Replacing three founding or longtime members would be enough to kill most bands. For Angra, that tribulation only served as a catalyst to make the Brazilian band even stronger. The quintet’s fourth full-length album, aptly titled Rebirth, is among the most refreshing melodic power/speed-metal albums released in recent years, and it showcases the depth of the band’s new players — vocalist Edu Falaschi (a finalist to replace Bruce Dickinson in Iron Maiden at one point) and the rhythm section of bass player Felipe Andreoli and drummer Aquiles Priester. Falaschi’s voice is even more dynamic than that of original singer Andre Matos, and Andreoli and Priester already sound as if they’ve been playing together for years.
Originally formed in the likeness of such German bands as Helloween and Gamma Ray, Angra melded traditional Brazilian rhythms with European power metal and English lyrics on their first two albums, 1993’s Angels Cry and 1996’s Holy Land. The band’s elaborately produced third record, Fireworks, abandoned some of that tradition, but Angra recaptures elements of the tribal spirit on Rebirth — even though much of it is veiled in slick production by Pink Cream 69 bassist Dennis Ward. That said, Angra have never been as overtly true to their ethnic roots as, say, Sepultura. But then again, Sepultura have never woven complex melodies so effortlessly over walls of sounds the way Angra do on Rebirth. Following a brief instrumental called "In Excelsis," "Nova Era" kicks off the record with a feel-good blitz of harmony vocals, while "Acid Rain" and "Running Alone" each boast small choirs that sound huge. The two-part "Unholy Wars" serves as the album’s epic, with "Part I – Imperial Crown" incorporating youthful chanting and schizophrenic progressions with soaring power chords and vocal cords, while "Part II – Forgiven Return" rocks with catchy rhythmic and harmonic layers. There’s even a song adapted from Chopin’s "Op. 24 Prelude in C Minor" ("Visions Prelude"). Some tracks, like that one, follow a slower tempo than more mainstream power/speed metal, making Rebirth an intriguing work worth several spins.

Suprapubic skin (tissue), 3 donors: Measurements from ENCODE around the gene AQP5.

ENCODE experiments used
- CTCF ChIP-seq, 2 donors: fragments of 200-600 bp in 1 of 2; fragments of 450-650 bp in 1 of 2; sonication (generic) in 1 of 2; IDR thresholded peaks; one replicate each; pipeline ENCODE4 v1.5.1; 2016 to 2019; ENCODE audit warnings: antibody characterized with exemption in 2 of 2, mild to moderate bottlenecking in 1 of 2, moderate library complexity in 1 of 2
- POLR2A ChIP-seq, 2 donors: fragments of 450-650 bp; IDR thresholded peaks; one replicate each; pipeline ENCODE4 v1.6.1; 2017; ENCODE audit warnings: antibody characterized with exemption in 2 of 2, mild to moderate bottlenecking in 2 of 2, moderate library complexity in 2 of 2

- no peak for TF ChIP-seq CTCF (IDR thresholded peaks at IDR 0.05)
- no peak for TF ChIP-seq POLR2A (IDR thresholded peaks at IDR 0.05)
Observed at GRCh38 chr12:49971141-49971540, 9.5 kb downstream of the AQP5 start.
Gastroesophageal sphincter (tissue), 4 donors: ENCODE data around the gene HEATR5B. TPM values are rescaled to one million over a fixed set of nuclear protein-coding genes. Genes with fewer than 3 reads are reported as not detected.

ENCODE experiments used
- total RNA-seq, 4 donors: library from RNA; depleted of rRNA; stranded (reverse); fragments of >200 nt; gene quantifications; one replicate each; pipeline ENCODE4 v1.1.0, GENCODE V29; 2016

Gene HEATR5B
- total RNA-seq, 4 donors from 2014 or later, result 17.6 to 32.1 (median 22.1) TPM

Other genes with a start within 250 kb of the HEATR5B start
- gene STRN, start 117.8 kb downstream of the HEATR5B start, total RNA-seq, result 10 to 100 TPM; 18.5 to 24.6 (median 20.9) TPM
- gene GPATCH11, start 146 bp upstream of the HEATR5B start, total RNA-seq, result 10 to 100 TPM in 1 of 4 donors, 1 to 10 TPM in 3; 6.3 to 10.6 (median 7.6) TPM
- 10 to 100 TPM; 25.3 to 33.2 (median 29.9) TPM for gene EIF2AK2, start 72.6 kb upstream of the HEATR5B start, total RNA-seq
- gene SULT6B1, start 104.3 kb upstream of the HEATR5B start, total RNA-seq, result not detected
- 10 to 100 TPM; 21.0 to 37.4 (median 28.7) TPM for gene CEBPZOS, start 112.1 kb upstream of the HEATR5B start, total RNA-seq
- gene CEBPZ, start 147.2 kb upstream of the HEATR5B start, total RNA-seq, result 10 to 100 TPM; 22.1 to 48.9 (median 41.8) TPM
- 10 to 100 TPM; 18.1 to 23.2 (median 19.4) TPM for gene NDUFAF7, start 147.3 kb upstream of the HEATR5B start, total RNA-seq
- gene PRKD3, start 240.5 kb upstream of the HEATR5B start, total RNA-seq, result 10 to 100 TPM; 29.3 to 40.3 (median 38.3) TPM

Original guitarists Kiko Loureiro and Rafael Bittencourt deserve credit for keeping Angra together after the departure of Matos (who has since gone on to record the impressive Virgo project with Heaven’s Gate guitarist Sascha Paeth), original bass player Luis Mariutti and longtime drummer Ricardo Confessori. Practically every song on Rebirth resounds with a youthful energy that belies the fact Angra has been together in one form or another for more than a decade. With this album, the band accomplishes what few of its brethren are able to do these days, and that is create a consistently classy metal record that will stand the test of time.